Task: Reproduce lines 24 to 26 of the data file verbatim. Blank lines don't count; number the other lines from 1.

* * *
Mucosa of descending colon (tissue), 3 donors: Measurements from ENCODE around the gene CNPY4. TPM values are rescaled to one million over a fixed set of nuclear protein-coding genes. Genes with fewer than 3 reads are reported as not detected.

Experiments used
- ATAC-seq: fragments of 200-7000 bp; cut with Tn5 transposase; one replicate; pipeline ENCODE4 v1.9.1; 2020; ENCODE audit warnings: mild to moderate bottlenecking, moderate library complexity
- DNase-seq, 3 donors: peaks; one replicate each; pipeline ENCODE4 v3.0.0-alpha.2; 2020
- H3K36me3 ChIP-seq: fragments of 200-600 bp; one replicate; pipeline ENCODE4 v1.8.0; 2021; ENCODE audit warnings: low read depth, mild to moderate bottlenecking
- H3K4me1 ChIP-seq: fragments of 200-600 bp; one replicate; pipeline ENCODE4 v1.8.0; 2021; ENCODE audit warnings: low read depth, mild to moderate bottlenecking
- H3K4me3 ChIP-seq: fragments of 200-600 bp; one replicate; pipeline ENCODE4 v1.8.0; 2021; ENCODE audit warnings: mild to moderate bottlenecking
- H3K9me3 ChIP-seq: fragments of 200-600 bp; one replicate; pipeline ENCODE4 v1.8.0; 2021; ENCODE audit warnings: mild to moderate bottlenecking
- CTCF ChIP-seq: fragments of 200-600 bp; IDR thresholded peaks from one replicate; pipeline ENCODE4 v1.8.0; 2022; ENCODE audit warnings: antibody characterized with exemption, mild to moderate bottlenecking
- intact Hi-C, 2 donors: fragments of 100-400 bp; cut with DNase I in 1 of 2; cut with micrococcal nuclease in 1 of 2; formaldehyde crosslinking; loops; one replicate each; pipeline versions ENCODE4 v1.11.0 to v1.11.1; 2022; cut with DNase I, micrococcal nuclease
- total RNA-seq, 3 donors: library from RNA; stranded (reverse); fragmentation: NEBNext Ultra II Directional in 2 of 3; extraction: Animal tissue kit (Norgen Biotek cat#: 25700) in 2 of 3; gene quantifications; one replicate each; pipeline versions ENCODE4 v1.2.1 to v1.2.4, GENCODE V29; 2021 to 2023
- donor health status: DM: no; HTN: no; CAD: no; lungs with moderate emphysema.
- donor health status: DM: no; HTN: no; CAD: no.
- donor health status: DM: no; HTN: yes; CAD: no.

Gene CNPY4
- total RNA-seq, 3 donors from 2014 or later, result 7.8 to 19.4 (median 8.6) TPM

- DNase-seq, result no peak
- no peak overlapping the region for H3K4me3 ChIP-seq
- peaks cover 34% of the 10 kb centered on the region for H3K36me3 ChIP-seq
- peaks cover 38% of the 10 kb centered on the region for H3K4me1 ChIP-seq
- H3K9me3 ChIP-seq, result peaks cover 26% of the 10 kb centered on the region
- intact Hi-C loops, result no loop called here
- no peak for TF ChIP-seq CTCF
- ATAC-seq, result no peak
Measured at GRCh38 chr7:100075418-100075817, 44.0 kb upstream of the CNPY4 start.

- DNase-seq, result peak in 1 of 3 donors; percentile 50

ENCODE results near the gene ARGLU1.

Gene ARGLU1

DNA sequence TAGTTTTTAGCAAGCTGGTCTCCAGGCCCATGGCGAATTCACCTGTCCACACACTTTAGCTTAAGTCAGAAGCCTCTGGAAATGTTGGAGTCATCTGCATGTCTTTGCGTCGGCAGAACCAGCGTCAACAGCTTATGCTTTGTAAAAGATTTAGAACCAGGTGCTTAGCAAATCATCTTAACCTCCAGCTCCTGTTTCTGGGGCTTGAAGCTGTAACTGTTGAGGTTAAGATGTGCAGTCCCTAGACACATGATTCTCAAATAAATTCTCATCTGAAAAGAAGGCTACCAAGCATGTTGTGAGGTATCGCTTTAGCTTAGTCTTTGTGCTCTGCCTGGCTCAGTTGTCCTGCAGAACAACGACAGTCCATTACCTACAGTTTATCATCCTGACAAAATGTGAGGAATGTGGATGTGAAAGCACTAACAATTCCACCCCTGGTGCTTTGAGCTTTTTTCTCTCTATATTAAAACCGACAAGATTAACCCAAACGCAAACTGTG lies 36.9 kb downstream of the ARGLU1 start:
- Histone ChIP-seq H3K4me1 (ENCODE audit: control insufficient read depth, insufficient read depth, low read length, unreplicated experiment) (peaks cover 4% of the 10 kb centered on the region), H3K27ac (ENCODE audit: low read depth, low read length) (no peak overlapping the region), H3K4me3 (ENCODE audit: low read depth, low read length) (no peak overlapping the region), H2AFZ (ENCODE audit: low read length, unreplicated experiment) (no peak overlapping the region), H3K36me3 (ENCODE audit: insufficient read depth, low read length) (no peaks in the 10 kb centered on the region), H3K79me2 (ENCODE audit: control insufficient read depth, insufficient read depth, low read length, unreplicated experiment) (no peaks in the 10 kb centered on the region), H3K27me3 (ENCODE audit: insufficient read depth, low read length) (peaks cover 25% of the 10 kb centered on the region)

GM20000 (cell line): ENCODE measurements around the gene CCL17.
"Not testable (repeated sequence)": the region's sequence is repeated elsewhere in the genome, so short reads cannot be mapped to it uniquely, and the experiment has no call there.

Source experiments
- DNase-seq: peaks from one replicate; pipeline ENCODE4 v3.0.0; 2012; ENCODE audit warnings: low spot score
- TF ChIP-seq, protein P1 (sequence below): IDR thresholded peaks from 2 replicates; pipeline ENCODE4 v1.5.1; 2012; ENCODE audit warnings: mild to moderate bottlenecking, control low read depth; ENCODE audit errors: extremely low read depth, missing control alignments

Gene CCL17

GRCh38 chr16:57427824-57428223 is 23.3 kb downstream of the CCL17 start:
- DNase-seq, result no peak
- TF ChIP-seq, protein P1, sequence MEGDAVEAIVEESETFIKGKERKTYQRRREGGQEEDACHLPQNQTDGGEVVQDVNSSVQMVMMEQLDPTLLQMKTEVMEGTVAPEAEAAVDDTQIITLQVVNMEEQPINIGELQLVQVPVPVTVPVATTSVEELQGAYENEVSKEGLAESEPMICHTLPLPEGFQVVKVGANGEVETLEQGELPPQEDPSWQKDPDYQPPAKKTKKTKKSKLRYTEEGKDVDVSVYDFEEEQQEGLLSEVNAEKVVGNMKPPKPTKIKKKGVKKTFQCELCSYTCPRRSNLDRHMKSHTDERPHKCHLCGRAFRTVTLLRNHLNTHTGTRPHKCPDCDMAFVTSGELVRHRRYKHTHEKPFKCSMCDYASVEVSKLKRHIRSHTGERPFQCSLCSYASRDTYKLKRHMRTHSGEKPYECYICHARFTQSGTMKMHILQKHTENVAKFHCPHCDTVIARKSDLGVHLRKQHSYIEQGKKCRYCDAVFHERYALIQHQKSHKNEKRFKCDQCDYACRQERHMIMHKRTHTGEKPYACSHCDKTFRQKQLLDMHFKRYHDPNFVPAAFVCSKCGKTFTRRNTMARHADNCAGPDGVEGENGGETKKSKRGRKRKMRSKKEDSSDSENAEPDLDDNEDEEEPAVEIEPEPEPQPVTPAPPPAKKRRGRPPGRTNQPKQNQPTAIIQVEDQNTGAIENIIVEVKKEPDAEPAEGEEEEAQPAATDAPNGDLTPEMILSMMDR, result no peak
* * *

- ATAC-seq, result no peak
Measured at GRCh38 chr7:100075418-100075817, 44.0 kb upstream of the CNPY4 start.

- DNase-seq, result peak in 1 of 3 donors; percentile 50